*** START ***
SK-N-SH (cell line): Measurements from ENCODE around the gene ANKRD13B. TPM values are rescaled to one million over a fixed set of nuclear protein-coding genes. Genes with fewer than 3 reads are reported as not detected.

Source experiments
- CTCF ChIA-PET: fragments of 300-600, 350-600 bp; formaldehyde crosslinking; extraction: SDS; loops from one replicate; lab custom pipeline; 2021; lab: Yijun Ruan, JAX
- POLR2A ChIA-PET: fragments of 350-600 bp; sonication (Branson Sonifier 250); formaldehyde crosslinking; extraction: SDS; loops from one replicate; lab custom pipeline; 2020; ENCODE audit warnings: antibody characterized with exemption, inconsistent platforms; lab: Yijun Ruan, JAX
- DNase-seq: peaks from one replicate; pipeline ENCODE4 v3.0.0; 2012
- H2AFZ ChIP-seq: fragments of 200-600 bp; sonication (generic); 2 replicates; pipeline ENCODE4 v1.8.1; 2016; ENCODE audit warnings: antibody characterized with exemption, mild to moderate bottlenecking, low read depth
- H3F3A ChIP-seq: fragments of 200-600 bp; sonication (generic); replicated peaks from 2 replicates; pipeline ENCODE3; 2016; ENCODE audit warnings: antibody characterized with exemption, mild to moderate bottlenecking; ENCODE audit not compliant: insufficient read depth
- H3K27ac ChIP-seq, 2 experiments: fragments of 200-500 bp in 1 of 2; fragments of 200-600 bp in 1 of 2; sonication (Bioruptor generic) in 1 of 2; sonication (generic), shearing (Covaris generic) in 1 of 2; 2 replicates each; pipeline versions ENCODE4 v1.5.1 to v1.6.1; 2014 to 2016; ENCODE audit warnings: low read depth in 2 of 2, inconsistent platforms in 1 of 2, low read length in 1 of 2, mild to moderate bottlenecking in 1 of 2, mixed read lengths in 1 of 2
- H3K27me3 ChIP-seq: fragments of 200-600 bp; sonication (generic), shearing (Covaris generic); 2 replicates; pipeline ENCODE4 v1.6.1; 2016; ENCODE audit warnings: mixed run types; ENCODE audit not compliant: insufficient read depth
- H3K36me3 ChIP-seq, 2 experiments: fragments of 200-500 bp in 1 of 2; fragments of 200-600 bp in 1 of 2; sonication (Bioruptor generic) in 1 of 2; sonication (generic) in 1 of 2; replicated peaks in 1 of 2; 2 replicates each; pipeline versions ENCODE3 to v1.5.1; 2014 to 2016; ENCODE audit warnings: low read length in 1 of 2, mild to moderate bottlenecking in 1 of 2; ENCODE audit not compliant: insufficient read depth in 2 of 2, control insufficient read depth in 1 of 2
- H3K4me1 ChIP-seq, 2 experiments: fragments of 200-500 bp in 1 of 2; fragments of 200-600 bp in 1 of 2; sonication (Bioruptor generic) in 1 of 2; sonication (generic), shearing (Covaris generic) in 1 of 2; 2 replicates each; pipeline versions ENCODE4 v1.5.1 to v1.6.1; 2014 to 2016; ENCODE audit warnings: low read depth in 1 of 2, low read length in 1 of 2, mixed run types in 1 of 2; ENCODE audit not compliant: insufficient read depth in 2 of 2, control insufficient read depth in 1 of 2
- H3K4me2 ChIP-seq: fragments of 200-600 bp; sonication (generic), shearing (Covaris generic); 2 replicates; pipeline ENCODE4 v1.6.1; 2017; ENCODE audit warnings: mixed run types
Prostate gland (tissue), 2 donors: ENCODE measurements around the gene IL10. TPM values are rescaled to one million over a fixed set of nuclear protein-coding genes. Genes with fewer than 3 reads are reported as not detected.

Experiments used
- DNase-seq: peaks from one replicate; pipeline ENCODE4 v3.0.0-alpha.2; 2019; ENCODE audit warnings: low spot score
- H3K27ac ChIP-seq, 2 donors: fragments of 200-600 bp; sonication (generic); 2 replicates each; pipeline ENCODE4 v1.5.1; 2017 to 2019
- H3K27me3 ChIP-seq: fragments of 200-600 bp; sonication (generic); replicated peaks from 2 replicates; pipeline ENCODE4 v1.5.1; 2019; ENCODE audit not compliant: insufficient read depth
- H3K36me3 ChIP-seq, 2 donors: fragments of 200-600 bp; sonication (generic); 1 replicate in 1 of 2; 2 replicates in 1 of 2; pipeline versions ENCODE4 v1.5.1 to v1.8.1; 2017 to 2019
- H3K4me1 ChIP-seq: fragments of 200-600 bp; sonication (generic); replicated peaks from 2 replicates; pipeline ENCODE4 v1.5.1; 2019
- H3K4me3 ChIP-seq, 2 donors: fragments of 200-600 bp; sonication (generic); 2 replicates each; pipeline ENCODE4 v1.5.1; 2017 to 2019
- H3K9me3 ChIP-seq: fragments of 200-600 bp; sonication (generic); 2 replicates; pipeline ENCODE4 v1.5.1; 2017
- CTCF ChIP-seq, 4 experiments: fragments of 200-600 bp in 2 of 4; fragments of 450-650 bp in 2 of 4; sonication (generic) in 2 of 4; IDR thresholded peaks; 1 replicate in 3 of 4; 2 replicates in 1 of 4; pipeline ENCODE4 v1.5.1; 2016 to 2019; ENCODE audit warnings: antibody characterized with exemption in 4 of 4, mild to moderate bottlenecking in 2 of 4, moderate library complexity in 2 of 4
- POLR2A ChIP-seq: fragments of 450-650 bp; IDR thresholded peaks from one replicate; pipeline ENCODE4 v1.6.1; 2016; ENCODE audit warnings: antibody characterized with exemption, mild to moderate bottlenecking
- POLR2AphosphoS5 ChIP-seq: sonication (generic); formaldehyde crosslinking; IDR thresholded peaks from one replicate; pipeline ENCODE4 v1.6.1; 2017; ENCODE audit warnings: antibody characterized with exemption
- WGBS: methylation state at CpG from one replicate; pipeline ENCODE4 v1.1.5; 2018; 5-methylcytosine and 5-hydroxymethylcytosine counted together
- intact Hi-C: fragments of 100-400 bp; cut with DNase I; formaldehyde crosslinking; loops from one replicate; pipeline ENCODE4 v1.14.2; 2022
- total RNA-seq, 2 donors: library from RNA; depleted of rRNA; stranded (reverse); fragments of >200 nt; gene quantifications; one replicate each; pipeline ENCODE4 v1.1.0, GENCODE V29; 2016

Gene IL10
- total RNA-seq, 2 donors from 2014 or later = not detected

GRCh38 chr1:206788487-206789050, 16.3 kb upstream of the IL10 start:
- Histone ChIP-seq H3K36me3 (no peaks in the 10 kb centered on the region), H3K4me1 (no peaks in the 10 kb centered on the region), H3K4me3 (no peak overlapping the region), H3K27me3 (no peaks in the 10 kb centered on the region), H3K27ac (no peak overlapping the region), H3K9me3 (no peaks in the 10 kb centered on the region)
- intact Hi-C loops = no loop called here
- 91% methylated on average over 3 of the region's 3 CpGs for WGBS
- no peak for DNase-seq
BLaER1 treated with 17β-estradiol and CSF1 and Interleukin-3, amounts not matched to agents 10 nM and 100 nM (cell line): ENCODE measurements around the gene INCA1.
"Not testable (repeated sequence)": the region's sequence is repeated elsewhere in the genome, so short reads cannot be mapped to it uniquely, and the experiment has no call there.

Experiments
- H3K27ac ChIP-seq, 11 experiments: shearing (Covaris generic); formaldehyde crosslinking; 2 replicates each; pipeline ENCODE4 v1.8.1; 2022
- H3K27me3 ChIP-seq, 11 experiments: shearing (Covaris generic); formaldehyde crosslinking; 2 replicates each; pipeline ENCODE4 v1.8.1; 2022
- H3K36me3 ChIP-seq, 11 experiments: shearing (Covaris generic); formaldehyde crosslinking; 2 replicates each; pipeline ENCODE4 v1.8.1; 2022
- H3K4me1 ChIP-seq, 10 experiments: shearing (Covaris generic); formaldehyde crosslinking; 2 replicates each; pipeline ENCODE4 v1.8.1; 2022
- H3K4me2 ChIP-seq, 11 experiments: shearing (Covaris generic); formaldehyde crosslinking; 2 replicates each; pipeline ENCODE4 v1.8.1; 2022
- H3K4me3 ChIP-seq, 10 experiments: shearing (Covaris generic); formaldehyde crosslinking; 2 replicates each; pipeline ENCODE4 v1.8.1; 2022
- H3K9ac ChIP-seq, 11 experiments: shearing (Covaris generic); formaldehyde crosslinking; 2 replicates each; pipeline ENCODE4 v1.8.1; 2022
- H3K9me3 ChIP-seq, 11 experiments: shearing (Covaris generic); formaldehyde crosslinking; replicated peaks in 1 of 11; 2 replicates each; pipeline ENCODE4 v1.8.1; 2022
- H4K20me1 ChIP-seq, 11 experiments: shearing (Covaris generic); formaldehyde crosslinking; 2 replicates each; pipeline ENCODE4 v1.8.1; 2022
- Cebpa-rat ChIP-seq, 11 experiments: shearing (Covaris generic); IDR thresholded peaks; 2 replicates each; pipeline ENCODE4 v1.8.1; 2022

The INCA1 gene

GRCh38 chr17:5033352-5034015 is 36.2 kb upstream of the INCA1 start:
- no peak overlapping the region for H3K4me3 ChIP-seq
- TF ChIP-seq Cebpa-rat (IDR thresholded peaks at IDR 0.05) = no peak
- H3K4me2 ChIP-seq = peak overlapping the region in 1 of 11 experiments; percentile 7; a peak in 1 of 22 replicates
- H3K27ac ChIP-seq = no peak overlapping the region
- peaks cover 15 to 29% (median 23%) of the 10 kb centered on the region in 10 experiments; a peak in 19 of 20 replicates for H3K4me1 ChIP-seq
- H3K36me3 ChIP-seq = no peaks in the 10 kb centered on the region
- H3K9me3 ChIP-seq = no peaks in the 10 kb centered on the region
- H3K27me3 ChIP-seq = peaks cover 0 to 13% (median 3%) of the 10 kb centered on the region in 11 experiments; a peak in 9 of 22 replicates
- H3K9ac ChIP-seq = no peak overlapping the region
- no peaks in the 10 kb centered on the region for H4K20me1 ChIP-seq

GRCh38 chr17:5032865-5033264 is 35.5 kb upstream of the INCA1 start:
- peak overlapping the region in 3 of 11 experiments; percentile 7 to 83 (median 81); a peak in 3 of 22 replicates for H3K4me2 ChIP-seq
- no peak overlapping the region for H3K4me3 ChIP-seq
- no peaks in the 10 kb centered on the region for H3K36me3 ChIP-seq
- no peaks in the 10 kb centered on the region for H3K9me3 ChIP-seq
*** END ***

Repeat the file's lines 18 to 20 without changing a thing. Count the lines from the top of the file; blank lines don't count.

- H3K36me3 ChIP-seq, 2 donors: fragments of 200-600 bp; sonication (generic); 1 replicate in 1 of 2; 2 replicates in 1 of 2; pipeline versions ENCODE4 v1.5.1 to v1.8.1; 2017 to 2019
- H3K4me1 ChIP-seq: fragments of 200-600 bp; sonication (generic); replicated peaks from 2 replicates; pipeline ENCODE4 v1.5.1; 2019
- H3K4me3 ChIP-seq, 2 donors: fragments of 200-600 bp; sonication (generic); 2 replicates each; pipeline ENCODE4 v1.5.1; 2017 to 2019